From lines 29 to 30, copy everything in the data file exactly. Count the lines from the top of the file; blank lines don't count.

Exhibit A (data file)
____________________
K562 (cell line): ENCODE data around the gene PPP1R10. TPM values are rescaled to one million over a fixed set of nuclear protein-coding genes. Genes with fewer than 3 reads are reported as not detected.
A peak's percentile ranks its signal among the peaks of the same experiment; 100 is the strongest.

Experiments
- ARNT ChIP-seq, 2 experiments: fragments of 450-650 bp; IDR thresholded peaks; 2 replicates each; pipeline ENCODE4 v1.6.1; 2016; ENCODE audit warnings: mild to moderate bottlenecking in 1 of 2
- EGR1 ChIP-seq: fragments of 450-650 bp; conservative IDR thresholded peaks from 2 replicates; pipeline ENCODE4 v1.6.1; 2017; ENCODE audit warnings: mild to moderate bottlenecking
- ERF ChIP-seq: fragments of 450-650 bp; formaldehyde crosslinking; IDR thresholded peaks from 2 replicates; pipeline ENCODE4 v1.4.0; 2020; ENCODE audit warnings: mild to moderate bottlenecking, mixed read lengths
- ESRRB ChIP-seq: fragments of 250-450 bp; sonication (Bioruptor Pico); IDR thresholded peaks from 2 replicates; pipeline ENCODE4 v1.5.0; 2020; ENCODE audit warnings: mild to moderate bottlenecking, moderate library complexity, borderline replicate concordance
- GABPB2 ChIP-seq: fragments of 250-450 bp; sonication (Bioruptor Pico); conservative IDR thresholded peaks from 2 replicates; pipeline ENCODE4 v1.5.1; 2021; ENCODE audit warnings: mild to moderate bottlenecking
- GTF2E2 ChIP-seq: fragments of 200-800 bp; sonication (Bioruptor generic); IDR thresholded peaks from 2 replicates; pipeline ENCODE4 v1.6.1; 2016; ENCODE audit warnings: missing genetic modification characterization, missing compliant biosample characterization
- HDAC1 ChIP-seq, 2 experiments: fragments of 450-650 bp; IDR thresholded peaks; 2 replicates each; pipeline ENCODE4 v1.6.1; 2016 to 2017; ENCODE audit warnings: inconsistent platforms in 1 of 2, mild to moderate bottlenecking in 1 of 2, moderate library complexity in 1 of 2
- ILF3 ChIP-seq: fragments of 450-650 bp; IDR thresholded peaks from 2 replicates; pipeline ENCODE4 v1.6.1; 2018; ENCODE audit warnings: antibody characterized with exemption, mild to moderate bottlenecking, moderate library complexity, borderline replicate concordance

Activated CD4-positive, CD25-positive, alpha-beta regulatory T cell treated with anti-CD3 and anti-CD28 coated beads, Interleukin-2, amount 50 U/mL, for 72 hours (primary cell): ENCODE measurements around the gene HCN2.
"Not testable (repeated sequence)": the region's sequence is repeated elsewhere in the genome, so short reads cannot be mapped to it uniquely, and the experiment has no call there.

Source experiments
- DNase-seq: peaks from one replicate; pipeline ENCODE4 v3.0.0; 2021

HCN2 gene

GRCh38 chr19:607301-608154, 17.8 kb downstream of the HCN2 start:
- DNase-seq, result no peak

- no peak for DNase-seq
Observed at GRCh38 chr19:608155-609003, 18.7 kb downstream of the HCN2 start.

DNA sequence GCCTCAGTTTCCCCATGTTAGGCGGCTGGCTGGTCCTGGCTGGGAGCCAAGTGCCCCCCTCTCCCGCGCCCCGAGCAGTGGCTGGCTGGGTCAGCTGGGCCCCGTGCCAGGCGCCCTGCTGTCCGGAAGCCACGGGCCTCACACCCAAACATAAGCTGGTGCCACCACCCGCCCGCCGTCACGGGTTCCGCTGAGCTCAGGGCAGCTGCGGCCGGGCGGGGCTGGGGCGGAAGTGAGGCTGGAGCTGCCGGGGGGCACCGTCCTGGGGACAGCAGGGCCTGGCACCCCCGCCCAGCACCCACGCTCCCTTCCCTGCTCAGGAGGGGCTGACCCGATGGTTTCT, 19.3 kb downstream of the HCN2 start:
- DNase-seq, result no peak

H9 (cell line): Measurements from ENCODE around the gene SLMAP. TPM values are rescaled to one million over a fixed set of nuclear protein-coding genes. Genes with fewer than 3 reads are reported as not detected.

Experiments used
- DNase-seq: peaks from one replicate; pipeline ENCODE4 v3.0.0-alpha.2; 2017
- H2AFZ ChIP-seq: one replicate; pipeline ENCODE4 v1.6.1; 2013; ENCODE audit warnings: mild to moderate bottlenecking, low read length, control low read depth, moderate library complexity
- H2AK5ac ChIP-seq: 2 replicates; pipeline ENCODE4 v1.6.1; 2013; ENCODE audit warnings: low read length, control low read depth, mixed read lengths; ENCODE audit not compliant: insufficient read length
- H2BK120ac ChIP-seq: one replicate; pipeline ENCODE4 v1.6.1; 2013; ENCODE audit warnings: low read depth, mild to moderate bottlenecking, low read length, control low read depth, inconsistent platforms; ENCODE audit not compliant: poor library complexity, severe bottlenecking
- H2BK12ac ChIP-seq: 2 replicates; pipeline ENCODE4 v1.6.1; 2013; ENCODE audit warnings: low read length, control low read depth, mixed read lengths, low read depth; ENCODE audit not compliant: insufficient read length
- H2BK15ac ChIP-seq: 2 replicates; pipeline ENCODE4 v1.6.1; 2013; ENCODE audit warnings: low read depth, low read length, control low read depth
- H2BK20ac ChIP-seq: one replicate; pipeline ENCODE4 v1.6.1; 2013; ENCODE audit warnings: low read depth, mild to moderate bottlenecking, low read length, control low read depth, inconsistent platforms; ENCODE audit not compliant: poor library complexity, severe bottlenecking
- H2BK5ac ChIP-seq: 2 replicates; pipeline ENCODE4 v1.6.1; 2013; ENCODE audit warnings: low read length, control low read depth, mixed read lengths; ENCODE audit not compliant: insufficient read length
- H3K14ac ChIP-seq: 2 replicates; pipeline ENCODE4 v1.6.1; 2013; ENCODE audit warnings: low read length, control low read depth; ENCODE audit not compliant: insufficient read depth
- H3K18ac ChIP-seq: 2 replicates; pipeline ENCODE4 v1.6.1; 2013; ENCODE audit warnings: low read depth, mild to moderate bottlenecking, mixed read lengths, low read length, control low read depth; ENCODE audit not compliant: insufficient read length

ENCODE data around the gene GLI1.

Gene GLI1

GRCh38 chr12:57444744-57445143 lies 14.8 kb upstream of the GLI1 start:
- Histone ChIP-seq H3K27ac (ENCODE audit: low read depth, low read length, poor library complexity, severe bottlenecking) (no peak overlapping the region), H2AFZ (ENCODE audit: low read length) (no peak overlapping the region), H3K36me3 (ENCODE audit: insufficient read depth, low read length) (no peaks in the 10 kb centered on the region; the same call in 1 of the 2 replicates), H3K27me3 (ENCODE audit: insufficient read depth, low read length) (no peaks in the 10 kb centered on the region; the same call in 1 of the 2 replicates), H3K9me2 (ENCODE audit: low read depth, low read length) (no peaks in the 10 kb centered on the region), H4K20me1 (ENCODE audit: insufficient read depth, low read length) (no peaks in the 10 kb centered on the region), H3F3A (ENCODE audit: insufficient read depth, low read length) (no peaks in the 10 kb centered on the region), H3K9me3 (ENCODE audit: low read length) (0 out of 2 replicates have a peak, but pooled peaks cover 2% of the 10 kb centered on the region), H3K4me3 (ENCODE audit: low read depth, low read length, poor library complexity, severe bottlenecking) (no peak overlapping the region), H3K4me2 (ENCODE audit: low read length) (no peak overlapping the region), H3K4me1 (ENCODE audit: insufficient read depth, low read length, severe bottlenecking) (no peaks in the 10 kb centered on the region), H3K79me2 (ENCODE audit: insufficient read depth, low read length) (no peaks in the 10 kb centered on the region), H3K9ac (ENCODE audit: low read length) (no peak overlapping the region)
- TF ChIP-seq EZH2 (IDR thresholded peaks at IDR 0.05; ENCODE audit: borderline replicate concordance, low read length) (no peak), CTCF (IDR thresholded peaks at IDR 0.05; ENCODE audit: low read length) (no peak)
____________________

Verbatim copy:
- H2BK12ac ChIP-seq: 2 replicates; pipeline ENCODE4 v1.6.1; 2013; ENCODE audit warnings: low read length, control low read depth, mixed read lengths, low read depth; ENCODE audit not compliant: insufficient read length
- H2BK15ac ChIP-seq: 2 replicates; pipeline ENCODE4 v1.6.1; 2013; ENCODE audit warnings: low read depth, low read length, control low read depth